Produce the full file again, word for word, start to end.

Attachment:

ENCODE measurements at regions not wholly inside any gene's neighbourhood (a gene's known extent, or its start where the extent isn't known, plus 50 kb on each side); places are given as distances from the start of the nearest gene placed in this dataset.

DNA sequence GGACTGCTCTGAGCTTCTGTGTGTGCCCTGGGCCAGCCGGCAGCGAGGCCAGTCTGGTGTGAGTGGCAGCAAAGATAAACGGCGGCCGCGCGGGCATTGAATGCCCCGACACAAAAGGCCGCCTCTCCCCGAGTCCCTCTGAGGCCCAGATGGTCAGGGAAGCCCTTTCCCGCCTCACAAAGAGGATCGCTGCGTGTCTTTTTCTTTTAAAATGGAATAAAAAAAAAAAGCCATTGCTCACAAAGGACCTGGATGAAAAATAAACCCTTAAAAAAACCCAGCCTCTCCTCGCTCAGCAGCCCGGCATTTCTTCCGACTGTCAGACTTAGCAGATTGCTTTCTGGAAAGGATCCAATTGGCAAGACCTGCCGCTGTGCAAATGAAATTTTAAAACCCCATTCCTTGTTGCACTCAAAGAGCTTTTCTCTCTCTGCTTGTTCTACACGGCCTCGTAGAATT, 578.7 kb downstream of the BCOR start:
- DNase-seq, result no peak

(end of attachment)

ENCODE measurements at regions not wholly inside any gene's neighbourhood (a gene's known extent, or its start where the extent isn't known, plus 50 kb on each side); places are given as distances from the start of the nearest gene placed in this dataset.

DNA sequence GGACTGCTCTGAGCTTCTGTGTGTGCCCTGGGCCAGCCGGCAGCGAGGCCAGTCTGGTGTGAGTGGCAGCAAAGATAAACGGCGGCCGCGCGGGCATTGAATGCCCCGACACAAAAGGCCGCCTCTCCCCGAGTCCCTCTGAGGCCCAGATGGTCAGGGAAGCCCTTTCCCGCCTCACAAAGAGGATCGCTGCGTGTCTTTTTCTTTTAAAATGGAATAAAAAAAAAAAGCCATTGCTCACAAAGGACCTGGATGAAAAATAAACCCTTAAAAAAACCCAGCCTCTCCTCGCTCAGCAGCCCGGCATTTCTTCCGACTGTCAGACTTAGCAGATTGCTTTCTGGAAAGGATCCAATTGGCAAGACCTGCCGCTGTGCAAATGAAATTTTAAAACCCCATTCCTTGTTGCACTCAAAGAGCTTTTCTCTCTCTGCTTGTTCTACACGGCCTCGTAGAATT, 578.7 kb downstream of the BCOR start:
- DNase-seq, result no peak